Remember Me
By Chrissy Dionne
Jul 3, 2013 - 2:02:14 PM

The only thing Mia Marks and Danielle King have in common is the simple fact that they attend the same all-girls Catholic high school, Our Lady of Glory, and they don’t exactly associate with the same people so a friendship between them seems farfetched.  However, the young women see beyond the color of their skin and the differences between their backgrounds and form an unlikely friendship – one that sees them through many hardships and tribulations and boy troubles until eventually a single indiscretion tears apart the friendship they’d spent years nurturing. 

Twenty years go by without any communication between them.  Danielle went on to become a popular author and is living in Miami while Mia is working as a school teacher in Detroit, but they still have much in common.  They’re unhappily married, raising teenage daughters and living with the regret of their lost friendship – and they’re both far too proud to make any attempt to contact each other and try to rekindle any semblance of their friendship.  A bond like Mia and Danielle shared never truly goes away and when they’re reunited due to a horrifyingly scary tragedy they discover that their friendship is still viable… it just needs a little TLC, a whole lot of honesty and the added bonus years of maturity has given them to see everything more clearly.


Cheryl Robinson’s REMEMBER ME reminds me of why we should always treasure our friends – even those we’ve had a falling out with for one reason or another.  This story jumps from past to present so you get the full impact of Mia and Danielle’s lives and friendship over time.  I really enjoyed getting to know them as teenagers and understanding what caused their falling out and then viewing them as adults as they struggle through betrayals, cancer/insurance issues, marriages crumbling, and teenage drama from their daughters.  REMEMBER ME obviates racial barriers and gets right down to the heart of the matter – a friendship that survives time and distance and reinforces the saying that ‘men will come and go, but friendship is forever.’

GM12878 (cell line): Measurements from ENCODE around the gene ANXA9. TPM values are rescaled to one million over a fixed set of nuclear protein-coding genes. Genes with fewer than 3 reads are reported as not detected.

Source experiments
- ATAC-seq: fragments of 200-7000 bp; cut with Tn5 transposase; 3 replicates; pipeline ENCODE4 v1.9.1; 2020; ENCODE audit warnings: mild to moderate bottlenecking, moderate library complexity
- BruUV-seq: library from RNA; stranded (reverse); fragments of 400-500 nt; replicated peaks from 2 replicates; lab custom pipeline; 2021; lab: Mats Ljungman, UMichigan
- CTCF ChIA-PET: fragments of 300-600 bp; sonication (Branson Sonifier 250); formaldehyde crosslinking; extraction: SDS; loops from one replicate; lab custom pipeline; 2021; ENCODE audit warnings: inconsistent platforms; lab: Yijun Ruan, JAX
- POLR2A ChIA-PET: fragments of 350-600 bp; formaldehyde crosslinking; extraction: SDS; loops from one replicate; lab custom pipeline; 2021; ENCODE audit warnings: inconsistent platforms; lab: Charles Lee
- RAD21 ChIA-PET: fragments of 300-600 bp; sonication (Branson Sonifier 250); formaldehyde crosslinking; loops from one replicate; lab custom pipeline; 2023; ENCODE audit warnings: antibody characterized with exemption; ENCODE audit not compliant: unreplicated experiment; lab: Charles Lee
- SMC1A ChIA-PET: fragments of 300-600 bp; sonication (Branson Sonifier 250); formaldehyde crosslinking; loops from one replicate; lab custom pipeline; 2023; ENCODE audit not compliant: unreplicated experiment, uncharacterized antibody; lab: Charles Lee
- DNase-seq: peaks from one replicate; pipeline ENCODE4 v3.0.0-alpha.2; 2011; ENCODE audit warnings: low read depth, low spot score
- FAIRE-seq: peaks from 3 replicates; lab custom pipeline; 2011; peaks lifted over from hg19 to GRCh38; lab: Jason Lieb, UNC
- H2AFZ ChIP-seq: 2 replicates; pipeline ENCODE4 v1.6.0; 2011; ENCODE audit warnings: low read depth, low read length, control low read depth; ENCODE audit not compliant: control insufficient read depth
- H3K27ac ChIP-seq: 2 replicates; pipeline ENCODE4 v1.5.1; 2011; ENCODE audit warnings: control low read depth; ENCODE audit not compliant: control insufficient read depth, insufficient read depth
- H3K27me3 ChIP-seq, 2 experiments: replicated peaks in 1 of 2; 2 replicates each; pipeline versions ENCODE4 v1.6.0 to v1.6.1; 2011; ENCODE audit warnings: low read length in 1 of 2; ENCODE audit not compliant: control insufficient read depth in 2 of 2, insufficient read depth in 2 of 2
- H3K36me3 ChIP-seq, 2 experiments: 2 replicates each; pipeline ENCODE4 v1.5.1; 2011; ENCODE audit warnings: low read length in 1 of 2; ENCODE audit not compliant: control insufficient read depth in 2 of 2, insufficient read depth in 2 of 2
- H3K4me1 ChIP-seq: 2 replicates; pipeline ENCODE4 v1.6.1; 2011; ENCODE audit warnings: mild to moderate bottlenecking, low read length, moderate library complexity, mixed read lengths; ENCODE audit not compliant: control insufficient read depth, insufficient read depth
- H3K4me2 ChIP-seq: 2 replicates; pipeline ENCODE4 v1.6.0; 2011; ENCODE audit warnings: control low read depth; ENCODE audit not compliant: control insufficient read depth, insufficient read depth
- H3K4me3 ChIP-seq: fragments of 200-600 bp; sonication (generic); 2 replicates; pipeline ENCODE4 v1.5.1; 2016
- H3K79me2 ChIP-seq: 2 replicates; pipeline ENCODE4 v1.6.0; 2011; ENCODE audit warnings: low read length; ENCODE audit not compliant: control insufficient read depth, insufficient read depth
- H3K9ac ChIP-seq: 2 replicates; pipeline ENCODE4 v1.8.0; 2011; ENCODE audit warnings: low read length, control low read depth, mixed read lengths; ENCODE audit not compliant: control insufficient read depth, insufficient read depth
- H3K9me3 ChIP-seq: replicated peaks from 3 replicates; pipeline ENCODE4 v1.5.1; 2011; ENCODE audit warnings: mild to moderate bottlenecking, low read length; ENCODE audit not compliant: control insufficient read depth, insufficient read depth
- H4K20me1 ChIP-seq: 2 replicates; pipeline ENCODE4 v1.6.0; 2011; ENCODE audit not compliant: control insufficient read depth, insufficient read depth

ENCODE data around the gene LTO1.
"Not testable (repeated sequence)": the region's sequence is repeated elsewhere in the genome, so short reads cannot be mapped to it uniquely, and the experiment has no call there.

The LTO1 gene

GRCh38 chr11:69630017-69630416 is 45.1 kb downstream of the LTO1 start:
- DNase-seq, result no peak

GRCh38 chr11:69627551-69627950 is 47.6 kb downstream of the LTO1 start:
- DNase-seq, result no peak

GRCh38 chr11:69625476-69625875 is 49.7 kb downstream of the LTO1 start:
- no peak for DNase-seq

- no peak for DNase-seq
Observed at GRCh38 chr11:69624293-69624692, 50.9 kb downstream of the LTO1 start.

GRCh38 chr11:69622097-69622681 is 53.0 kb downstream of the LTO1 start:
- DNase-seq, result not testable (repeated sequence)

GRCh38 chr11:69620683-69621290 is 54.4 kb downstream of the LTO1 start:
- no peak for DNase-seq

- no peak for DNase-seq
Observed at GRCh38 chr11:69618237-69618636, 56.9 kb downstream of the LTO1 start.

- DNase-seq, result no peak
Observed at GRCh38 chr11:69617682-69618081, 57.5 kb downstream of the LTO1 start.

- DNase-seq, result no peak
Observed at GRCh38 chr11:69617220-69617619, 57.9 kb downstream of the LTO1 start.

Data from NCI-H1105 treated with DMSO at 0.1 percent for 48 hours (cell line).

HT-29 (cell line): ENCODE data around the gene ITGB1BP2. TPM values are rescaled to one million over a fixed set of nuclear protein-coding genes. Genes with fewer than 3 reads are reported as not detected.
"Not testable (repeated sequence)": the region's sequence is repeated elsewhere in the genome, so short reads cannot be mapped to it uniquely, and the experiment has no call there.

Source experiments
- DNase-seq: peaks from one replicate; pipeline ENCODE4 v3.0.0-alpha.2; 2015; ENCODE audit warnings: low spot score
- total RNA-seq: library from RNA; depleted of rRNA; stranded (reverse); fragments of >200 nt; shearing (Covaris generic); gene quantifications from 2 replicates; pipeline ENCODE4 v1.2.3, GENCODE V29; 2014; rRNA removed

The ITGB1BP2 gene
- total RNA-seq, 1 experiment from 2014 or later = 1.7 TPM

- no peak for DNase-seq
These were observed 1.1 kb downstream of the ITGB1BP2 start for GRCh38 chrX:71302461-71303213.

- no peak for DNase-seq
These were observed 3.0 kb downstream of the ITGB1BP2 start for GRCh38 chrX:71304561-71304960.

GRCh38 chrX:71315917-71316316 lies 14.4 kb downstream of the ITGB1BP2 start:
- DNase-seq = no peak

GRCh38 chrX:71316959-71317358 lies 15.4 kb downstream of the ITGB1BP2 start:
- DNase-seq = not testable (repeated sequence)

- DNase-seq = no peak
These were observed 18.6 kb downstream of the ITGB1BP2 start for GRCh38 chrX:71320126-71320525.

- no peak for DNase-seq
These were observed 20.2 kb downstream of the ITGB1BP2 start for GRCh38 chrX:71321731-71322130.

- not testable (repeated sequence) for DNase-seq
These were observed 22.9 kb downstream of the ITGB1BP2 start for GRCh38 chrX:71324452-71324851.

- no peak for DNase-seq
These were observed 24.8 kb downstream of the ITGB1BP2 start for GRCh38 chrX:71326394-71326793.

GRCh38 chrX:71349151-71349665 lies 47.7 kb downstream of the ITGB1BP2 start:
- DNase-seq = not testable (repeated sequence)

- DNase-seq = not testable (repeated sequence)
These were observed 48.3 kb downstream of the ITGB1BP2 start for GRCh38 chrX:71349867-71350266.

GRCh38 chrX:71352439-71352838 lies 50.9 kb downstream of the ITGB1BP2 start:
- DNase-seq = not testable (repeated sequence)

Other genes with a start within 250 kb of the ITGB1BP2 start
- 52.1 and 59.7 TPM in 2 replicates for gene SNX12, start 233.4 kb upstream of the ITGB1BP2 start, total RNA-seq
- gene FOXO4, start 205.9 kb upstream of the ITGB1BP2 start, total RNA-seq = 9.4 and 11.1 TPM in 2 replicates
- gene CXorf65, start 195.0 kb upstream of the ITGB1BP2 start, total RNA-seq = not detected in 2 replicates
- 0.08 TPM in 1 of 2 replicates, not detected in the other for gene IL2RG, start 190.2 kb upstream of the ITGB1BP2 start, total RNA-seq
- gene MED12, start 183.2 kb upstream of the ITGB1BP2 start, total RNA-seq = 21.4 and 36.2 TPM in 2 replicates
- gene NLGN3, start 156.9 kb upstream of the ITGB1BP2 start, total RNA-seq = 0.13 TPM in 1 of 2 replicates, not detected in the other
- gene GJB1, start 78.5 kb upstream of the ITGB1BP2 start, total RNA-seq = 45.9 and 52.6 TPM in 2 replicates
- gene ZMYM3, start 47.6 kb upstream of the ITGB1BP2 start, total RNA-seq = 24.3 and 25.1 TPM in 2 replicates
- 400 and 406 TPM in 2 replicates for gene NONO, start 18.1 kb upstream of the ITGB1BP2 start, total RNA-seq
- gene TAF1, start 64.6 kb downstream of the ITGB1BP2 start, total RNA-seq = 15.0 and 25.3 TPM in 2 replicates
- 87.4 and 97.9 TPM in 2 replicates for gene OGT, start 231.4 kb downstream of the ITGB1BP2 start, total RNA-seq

On a more personal note, I’m a military brat so had very few friends that lasted over four years (the length of time my dad was stationed anywhere).  The one friend I did have through high school, Susan, passed away from cancer a few years ago – and yes we had a falling out and didn’t speak to each other for many years – we’d reconnected just a few years prior to her death.  REMEMBER ME had me viewing my friendship in a different light and so thankful I got to be a part of Susan’s life – even when we weren’t speaking.


If you’re looking for a light, fun read REMEMBER ME probably isn’t for you but if you’re looking for a thought provoking story with heart that spans over a long time period – and characters who’ll win their way into your imagination then I’d highly suggest picking up a copy of this book.


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